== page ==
Classic Computer Magazine Archive COMPUTE! ISSUE 135 / NOVEMBER 1991 / PAGE 121

Police Quest III: The Kindred. (computer game) (evaluation)
by Jill Champion

Police Quest players of old, you're in for a real surprise. Gone are the days of a pixel-faced bobby scouring the streets of small-town Lytton for tattoo-bearing drug king-pins. Nothing is simple and everything is complicated about your surrogate life as the new Sonny Bonds, dashing young homicide detective turned sergeant.

Now a full-blown metropolis, Lytton offers the rewards and woes of any big-time city, a new ethnically mixed police department, and a hodgepodge of weirdos, traffic violators, and other major and minor offenders.

In the opening sequence, you meet the program's creator, retired California Highway Patrol officer Jim Walls, who charges you to look at this not as fun and games but as a learning experience, to see and live what a real cop's life is like. "Sonny's life is simple," he tells us, "but it's a good one--worth defending." That statement lays the groundwork for what's to come.

You begin what appears to be a routine day, having agreed to help out in traffic, which, Walls tells us tongue in cheek, always seems to be understaffed. You begin your average cop's day with a disciplinary complaint against Officer Pat Morales--Hispanic, female, and carrying a chip on her shoulder the size of Mount Rushmore.

Eventually comes patrol duty, bringing with it the usual number of metropolitan complaints, including a maniac taking off his clothes in the park. The nut ends up attacking you at one point, and if you aren't swift. Sonny bites the dust then and there.

Responding to an attempted murder while out on patrol, you discover a stabbing victim who turns out to be your beloved wife, Marie. Lying motionless and dead, she still grasps the gold chain she grabbed from her attacker's neck. Later you find a military bronze star at the crime scene, directly beneath your wife's car. Therein lies the mystery, and at that point, you're assigned homicide detective duty on your wife's case.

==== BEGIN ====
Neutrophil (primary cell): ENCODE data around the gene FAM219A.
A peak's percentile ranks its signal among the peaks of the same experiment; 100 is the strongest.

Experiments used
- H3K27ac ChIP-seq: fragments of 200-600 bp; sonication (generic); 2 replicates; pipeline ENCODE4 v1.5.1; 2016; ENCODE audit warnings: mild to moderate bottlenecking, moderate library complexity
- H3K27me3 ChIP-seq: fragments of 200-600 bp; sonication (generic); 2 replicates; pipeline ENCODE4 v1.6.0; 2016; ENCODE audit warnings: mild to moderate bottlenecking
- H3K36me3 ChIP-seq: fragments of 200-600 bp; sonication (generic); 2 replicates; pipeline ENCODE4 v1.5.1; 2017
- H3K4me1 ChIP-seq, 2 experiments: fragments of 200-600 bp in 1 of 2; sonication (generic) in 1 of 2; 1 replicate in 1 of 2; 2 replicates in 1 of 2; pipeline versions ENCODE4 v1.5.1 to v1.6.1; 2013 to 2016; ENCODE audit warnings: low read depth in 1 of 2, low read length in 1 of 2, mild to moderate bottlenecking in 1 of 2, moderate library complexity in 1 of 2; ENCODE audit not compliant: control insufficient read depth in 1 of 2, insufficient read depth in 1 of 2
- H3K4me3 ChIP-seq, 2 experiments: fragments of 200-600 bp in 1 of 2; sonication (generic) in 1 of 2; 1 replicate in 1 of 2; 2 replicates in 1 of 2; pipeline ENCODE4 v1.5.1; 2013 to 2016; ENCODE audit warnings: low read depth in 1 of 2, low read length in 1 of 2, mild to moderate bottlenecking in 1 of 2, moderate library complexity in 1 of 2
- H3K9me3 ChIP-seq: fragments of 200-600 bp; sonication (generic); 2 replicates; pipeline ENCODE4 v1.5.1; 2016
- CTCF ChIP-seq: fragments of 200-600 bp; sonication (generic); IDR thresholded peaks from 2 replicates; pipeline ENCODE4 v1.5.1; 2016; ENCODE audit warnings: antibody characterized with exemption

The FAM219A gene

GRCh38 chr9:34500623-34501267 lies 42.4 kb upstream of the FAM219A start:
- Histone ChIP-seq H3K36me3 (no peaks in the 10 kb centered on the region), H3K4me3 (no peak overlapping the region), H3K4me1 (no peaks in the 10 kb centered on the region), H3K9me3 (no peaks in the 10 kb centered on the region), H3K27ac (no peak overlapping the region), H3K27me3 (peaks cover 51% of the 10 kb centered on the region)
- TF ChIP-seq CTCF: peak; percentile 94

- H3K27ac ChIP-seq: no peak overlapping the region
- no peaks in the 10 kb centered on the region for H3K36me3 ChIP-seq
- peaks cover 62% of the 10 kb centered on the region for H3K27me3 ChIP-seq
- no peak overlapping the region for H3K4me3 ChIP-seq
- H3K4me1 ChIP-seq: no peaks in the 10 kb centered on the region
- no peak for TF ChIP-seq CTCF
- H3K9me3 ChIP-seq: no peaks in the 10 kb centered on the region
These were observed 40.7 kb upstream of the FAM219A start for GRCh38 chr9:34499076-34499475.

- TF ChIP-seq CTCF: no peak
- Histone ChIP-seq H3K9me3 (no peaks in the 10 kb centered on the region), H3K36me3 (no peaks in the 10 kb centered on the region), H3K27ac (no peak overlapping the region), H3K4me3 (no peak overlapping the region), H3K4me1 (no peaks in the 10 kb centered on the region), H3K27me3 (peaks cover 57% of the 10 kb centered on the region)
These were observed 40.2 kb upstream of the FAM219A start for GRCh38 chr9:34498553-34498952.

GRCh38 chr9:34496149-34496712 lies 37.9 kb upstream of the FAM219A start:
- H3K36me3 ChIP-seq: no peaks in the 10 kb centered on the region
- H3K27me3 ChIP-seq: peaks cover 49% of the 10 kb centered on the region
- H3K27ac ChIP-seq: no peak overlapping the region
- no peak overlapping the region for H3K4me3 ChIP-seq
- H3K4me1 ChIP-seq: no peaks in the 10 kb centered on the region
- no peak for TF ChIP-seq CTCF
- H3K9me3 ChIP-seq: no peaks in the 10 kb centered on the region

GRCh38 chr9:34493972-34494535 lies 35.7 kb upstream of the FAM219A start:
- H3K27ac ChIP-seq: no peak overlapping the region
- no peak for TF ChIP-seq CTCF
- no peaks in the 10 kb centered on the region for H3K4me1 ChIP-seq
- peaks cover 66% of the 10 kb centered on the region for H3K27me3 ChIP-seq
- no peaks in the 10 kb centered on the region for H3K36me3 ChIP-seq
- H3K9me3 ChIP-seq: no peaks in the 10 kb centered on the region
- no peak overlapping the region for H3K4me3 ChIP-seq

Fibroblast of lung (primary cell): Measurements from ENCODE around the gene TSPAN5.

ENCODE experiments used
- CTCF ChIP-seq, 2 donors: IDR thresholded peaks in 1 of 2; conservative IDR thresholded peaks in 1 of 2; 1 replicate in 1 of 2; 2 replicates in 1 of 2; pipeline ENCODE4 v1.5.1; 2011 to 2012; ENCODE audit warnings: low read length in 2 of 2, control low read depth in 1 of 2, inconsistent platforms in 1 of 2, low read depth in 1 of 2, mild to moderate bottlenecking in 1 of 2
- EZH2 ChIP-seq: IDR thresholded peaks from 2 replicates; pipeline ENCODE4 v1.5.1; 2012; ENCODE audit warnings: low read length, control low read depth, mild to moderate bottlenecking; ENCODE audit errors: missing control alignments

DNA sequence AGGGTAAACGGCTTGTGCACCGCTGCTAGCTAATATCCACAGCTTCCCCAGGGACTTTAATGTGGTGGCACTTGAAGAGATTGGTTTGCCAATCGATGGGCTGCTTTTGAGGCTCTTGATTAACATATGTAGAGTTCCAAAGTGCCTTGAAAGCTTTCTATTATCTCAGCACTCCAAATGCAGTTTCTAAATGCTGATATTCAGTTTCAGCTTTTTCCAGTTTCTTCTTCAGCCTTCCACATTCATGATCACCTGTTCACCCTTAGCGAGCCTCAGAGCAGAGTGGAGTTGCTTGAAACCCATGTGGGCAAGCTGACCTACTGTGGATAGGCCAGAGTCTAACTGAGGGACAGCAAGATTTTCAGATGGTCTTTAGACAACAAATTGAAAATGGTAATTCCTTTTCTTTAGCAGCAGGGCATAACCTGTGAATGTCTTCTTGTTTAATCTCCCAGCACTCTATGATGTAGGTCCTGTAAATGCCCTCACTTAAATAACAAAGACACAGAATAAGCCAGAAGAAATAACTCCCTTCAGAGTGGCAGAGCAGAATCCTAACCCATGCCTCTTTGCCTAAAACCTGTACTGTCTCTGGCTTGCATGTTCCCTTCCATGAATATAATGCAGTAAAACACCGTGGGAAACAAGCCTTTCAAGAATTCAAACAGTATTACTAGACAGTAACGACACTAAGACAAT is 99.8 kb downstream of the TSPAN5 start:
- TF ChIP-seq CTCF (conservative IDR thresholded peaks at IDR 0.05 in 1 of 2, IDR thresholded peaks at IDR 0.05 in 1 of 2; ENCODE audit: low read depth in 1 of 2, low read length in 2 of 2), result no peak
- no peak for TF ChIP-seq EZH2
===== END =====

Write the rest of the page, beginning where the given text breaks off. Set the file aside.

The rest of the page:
A series of fatal stabbings, rife with satanic undertones, linger unsolved in the city, and now with your wife as the latest victim, it's up to you to conduct a thorough investigation into the crimes. Homicide is run by Captain Tate, a Philip Michael Thomas look-alike minus the Italian designer duds, and your partner turns out to be none other than the hot-tempered Pat Morales, who promises she's "not so bad" once you get to know her.

The real challenge of this game is to use logic and insight to rule your actions. You have to use your best judgment (as a real cop would), follow procedure, and know when to call on your team members.

Amidst the darkness and apprehension, The Kindred isn't without humor--try walking into the women's locker room, and you'll get socked in the eye by a female cop--but mercifully minus the silly banter and comic relief of Police Quests past.

Also missing are type-in commands. Sierra's parserless interface allows you to move through a room quickly. Placing the hand icon on a doorknob walks the character to the door and opens the door. You're left to think about which course of action to take rather than ask a dozen questions. A look around with the eye icon explains everything you see, and "talking" with characters helps you gather pertinent information and clues you in on whether you're behaving correctly or wasting your time.

>From the time the credits roll to the cliff-hanger end, The Kindred delivers role-playing adventure you can feel. The characters and settings are as true to life as I've seen. It's obvious to me how carefully planned and well orchestrated the whole scenario is. Most notable in a long list of pluses here, Jan Hammer of "Miami Vice" fame sets a moody tone with a riveting musical score that enthralls and captivates and is, in a word, electrifying. It will make you tingle from head to toe. Indeed, you'll feel as though you're actually in Police Quest III, and that's the whole point, isn't it? Perhaps for those of us who would walk a desktop beat every day if we could, Sierra On-Line could continue the entertaining Sonny Bonds police mystery series.